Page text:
“We’ve spent two point five trillion dollars over the term…in office, my term. That’s over three and a half years two point five… think of that, two point five trillion. I took over a depleted military, old equipment, broken equipment, even in the Army, all brand new uniforms with the belt… everyone wanted the belt.” — Donald Trump, October 8, 2020
January 5, 2021
As Donald Trump prepares for his second Inaugural Address, we thought it worth looking back on the speech that we now know turned the tide in his re-election campaign, what has become the famous “Everyone Wanted the Belt” speech, in which President Trump made his case to voters by touting his support for America’s armed forces. Please enjoy this oral history of the most important moment of the 2020 Presidential Campaign.
Mark Meadows (Chief of Staff): There’s a moment in every presidency when a president is tested — no, a different kind of test — and they have to step up and lead. Honestly, I think the “Everyone Wanted the Belt” address is going to go down with the great speeches in history — the Gettysburg Address, Reagan telling Gorbachev to tear down the wall, George W. Bush after 9/11. I think it even rivals President Trump calling into Maria Bartiromo’s show earlier that same day. Yes, even that.
Daniel Dale (CNN fact-checker): For once, Donald Trump did say something that was true. The new Army dress uniforms that he was referring to did have an objectively attractive belt.
Judd Deere (Trump spokesperson): When you have a thoroughbred communicator like President Trump, you let them run, but that doesn’t mean you don’t spend a lot of time working on and honing the message. We’re definitely professionals not acting at the whim of an erratic monster. We crafted that speech within an inch of its life.
Sean Hannity (former TV host, now Vice President of the United States): When I saw that video, it was like I was shot through with electricity. You’ve got to remember the context. Pence had just shit the bed at the debate by not killing that fly and letting Kamala Harris exist as a woman that could be a heartbeat away from the presidency. Plus, Biden’s lead was in the double digits. Something had to shift the race, and I just knew this was the moment. We went up with our first “Beltghazigate” package on Hannity that night.
Chuck Todd (host, Meet the Press): What you saw was the Biden campaign getting just caught totally flatfooted on Beltghazigate. I think at first it was because no one knew what President Trump was talking about and it was only being circulated on the right. Still, when I asked Joe Biden why the Obama/Biden administration hadn’t addressed the belt issue over their eight years in office, and he didn’t have a good answer, you could tell this thing was going to have legs.
Michael Beschloss (presidential historian): It’s like everyone in the country has collectively lost their minds and I am the only sane person left. Am I dreaming? Can I not wake up? Am I dead? What if I’ve been dead this whole time? Help me, please help me!
A post-election analysis of media coverage following the “Everyone Wanted the Belt” address shows that between the speech and the election, mentions of Beltghazigate were higher than issues like the coronavirus pandemic, racial justice, the economy, and climate change combined.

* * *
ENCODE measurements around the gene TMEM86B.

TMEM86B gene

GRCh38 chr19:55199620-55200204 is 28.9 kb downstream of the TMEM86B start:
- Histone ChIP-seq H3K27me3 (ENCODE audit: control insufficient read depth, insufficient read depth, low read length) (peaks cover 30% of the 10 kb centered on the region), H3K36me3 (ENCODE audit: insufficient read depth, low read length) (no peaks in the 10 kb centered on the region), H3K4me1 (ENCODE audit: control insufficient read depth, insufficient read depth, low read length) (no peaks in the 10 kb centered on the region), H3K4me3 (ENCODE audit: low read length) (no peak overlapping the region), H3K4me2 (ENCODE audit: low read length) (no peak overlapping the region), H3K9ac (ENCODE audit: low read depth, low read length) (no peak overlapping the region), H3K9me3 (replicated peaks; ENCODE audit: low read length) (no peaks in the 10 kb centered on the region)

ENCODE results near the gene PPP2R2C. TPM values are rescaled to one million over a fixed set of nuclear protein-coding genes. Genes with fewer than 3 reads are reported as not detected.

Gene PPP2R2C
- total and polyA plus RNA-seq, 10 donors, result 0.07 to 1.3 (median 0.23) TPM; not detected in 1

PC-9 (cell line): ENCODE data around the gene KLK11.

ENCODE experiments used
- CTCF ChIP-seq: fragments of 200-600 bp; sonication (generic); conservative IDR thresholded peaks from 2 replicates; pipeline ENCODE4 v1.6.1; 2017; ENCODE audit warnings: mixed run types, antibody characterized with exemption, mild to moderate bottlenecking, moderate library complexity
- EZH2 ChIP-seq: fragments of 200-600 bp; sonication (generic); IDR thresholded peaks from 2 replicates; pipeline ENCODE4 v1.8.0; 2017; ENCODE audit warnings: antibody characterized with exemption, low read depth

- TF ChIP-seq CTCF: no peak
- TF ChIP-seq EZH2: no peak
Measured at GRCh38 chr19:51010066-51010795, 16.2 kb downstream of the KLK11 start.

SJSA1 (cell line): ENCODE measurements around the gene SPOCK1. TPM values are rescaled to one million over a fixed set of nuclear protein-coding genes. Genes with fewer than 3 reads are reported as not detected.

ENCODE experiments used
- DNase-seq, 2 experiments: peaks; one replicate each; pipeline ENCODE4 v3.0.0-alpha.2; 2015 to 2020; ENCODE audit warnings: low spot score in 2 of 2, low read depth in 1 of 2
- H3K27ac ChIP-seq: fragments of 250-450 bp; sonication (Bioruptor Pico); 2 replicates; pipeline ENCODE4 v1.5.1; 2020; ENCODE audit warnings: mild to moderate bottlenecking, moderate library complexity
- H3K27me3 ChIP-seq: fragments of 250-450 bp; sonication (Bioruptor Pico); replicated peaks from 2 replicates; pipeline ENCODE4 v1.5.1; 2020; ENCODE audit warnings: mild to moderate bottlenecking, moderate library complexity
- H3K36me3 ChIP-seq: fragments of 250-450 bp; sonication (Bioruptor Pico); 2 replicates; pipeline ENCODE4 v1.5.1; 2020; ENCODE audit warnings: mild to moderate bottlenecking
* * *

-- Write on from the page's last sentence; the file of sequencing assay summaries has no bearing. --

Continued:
Stephen Miller ((former aide/speechwriter, current Acting Secretary of State, Defense, and Homeland Security)): Only Donald Trump knows the rhythms of Donald Trump, but over time, you get it and it’s easier to write for him. I mean, look at the brilliance of that opening line, “We’ve spent two and a half-trillion dollars over the term… in office, my term.” At first, you’re thinking, what the heck is he talking about, two point five trillion on what? But that’s the mastery. He has you wondering exactly what we’ve spent two point five trillion on and you’re at the edge of your seat. Amazing.
Nate Silver (polling analyst, FiveThirtyEight): At the time of the “Everyone Wanted the Belt” address, FiveThirtyEight had Trump with a seventeen percent chance of victory, which was actually higher than many others, and by Election Day, we knew it was a toss-up. Post-election polling showed that people who made up their minds in the last week were really focused on what kind of belts the Army used on their dress uniforms.
Hope Hicks (Trump communications staffer): Speaking as someone whose lungs looked like ground glass from COVID-related pneumonia at the time of the speech, you have to appreciate writing in that pause at “over the term [pause] in office, my term,” so the President could take a breath without looking like he’s gasping for air.
Michael Beschloss (presidential historian): Is it like that movie, the one with Keanu Reeves and the karate… The Matrix? Am I experiencing a delusion while, in reality, I’m suspended in a liquid pod being used as a bioenergy source by sentient artificial intelligence that’s enslaved the entire human race?
Bill Stepien (Trump campaign manager): Worried? No. We knew we had momentum from the photoshoot from the balcony when he returned to the White House from Walter Reed, and the first video when he thanked God for giving him COVID and demonstrated his superhuman stamina and prowess. He was already connecting with his Evangelical base, and we had a hunch this would expand his appeal to the folks he definitely never called losers.
Max Miller (deputy campaign manager): Also, you’ve gotta remember that he still had six days left on the Dexamethasone. Every campaign needs a little luck and that was ours.
Michael Beschloss (presidential historian): Please kill me.